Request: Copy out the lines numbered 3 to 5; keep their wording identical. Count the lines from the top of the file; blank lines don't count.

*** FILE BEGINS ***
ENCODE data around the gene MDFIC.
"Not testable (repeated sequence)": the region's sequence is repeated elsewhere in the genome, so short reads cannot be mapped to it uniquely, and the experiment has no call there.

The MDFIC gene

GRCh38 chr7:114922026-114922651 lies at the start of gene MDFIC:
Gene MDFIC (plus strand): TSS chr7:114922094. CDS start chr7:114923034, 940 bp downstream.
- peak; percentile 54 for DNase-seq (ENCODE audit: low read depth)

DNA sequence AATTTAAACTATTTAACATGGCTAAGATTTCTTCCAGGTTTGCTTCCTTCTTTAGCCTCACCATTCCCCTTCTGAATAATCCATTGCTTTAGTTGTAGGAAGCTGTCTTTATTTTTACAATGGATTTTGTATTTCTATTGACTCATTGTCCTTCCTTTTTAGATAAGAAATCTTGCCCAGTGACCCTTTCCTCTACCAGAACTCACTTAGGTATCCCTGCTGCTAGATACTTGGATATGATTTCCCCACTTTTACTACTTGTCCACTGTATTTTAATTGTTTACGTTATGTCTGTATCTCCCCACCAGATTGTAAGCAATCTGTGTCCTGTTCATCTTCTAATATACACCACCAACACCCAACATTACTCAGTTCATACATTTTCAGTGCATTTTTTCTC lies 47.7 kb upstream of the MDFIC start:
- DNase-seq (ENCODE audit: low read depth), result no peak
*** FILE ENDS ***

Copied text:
The MDFIC gene

GRCh38 chr7:114922026-114922651 lies at the start of gene MDFIC:
Gene MDFIC (plus strand): TSS chr7:114922094. CDS start chr7:114923034, 940 bp downstream.